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Apr 25, 2017

Show Guest Shares Tips for Caregivers and Dementia Patients

Sheila Welch called the show to share about a recent Caregiver conference at Due West United Methodist Church (DWUMC) in Marietta, GA.

The Coordinator of DWUMC Caregivers' Ministrand a  Family Support Group Facilitator, Sheila is also a Certified Trainer for Teepa Snow's Positive Approach to Care. Sheila draws upon her own difficult journey as a caregiver.  Her passion is to provide practical help and encouragement to fellow caregivers. In this interview she shares a bit of what she learned from educator and dementia care expert,Teepa Snow.

Here's a brief transcript from the show interview Peter: Speaking to a group in Alaska recently, I happened to ask a question, "How many of you all have been grabbed or choked by a patient or somebody you're taking care of?" And every one of them had been grabbed. And nearly every one of them had been choked.  So, I spent a little bit of time showing them how to get out of grabs and chokes, and so forth.  A little bit of what I've learned through marital arts. You don't think about that, but a lot of caregivers are slight women, smaller women, taking care of large men.  These are frightening things.  They are physically hurting these caregivers.

Sheila:  I lead a group of spouses who are loving a husband or wife through Alzheimer's or some related dementia.  Some of those ladies are very small.  Some of the husbands can become violent.

Don't Just Show Up Suddenly To Someone Living With Dementia

There are actually ways to approach people who are living with dementia that are different from approaching a person who is suffering from another illness help reduce the risk of some of those horrible occurrences.  So many times, the person who is living with dementia is terrified when they have some come upon them and they don't even know they're there, because their vision has been impaired to a point where peripherally, they never saw you coming. So, their fight/flight mechanism triggers.  They're terrified. It leaves us as caregivers so at a loss at how we should be treating them. And it leaves that person with dementia in a terrible state.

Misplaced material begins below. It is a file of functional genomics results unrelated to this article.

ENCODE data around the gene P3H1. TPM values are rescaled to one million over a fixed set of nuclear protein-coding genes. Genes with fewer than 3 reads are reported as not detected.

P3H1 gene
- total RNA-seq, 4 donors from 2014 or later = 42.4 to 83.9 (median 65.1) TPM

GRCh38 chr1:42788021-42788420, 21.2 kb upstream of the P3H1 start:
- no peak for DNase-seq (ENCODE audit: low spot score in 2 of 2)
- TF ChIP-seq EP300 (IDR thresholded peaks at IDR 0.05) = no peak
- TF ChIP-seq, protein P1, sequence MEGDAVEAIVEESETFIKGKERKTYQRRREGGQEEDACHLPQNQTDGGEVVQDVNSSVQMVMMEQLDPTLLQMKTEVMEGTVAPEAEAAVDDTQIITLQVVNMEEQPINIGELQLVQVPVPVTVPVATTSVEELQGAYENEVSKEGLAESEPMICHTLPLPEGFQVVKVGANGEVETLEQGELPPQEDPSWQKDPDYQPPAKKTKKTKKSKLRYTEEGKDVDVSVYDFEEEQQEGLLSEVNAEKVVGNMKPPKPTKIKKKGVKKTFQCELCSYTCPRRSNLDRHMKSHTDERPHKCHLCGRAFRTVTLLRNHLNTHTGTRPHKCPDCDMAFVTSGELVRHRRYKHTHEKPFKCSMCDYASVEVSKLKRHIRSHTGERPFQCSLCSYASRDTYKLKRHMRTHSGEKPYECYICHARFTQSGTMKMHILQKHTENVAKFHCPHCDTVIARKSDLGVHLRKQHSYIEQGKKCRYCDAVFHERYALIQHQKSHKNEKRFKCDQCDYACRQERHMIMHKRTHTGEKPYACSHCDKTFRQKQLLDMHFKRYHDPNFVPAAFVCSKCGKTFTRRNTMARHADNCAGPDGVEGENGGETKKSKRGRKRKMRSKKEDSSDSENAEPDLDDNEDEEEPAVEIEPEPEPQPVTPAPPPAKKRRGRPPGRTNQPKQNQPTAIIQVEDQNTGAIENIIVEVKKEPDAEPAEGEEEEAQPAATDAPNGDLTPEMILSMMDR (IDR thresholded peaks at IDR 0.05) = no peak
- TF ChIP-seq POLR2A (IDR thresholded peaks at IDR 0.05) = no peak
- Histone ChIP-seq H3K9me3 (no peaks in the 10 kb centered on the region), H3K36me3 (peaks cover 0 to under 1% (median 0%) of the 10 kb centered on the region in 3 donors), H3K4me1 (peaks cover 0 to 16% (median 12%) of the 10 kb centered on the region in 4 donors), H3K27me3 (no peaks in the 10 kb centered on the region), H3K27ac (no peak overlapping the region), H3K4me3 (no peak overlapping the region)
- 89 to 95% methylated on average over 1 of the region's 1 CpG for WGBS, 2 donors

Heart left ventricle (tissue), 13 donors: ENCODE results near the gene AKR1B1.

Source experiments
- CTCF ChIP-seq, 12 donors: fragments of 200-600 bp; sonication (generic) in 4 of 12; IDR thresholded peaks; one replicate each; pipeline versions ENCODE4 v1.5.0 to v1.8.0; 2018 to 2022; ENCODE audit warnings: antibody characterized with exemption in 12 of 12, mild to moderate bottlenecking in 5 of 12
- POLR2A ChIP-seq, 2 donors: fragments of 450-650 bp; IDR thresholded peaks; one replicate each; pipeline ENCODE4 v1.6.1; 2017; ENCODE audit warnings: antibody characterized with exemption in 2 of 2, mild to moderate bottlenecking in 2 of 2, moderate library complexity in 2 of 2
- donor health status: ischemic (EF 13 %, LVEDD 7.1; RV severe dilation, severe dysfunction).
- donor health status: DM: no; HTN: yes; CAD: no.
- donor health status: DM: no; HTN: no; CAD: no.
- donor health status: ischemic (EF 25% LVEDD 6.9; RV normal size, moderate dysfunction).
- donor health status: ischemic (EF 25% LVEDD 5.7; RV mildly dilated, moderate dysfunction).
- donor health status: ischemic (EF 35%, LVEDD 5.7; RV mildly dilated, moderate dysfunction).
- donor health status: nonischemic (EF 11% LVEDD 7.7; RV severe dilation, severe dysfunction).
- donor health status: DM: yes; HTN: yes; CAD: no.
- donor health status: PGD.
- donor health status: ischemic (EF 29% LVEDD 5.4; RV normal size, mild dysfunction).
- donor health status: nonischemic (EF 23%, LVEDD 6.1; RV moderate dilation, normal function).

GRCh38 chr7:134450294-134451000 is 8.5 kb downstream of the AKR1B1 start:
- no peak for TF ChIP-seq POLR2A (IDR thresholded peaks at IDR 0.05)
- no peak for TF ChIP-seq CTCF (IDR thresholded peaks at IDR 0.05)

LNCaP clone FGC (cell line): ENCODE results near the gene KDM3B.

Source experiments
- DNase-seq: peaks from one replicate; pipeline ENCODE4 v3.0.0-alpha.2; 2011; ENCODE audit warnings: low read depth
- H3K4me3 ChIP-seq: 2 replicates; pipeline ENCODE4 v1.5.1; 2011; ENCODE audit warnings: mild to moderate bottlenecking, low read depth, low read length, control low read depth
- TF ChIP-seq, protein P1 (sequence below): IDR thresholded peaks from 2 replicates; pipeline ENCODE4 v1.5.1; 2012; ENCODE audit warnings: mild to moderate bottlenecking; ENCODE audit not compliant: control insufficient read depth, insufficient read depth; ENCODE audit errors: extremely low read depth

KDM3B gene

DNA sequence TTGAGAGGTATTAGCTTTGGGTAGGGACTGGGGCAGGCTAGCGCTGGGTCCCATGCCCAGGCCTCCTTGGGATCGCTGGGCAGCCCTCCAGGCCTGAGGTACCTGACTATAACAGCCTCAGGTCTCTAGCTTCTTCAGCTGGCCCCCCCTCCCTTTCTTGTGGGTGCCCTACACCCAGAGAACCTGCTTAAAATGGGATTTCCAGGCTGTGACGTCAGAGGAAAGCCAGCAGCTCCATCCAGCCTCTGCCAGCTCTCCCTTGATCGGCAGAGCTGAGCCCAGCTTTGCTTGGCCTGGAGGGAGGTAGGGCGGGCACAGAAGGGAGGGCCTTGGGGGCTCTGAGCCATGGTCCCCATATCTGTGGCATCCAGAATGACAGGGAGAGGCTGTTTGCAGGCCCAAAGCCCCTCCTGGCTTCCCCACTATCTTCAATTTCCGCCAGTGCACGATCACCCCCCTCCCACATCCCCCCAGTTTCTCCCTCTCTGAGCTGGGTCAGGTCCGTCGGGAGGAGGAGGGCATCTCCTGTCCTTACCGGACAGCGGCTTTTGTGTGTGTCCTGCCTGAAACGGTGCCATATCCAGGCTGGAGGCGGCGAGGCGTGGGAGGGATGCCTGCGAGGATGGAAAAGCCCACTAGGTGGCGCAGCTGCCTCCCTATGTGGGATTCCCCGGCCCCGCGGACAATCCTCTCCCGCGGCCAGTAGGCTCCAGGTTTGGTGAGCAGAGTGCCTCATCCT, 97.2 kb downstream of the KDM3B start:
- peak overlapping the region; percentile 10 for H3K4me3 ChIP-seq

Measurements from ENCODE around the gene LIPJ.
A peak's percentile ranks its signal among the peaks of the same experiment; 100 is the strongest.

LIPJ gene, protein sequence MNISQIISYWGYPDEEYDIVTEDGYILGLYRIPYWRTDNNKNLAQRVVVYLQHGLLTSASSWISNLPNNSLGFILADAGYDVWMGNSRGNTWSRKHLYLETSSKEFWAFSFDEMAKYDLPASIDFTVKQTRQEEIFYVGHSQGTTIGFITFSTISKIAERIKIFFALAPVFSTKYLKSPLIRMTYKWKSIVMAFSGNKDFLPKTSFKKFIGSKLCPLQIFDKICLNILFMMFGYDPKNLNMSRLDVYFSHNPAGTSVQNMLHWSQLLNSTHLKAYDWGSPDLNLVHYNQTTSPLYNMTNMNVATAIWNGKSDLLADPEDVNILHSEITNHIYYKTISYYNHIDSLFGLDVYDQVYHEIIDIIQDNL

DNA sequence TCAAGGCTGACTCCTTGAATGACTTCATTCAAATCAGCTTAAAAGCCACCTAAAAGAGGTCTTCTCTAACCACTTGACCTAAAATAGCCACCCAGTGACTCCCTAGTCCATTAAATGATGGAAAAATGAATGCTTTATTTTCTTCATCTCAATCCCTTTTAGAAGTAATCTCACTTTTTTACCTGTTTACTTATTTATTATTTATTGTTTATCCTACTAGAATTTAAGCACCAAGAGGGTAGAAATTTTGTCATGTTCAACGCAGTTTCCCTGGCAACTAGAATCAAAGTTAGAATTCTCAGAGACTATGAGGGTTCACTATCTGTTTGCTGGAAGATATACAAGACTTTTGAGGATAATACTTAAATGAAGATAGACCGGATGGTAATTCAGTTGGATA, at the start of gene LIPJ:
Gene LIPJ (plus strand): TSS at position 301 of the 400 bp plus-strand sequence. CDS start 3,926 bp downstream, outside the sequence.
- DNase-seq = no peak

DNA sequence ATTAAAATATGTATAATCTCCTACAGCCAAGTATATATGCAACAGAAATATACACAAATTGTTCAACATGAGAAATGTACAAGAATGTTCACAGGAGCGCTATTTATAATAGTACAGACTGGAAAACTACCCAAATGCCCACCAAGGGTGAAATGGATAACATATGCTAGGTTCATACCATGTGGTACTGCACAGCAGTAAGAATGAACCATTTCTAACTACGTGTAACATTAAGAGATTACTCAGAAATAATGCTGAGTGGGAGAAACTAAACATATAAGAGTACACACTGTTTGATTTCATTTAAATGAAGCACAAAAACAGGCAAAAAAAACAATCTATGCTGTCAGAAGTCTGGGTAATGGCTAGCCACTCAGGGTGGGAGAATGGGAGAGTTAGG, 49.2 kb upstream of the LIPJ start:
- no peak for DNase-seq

Peter:You know, we never even think about that.  How horribly afraid these individuals are.  And they don't see it coming. They're sitting there minding their own business, and then all of sudden someone approaches out of nowhere, according to their field of view.  And they don't even know who they are!   I mean, John, look how we are when someone does that to us.

Sheila:  And we can think through it, Peter. We can calm ourselves down and we can think through it, because our brain is still working.  The brain of someone who is living with dementia has at least two areas that are actively dying. And so, they don't have the tools to handle the situation.  So it's up to us to learn how to care for them, and how to best approach them. And all of that takes a great deal education.  And that's what we are trying to do at the caregivers ministry at my church.

Hit the play button above to hear the whole interview and learn tips on how to approach someone living with dementia.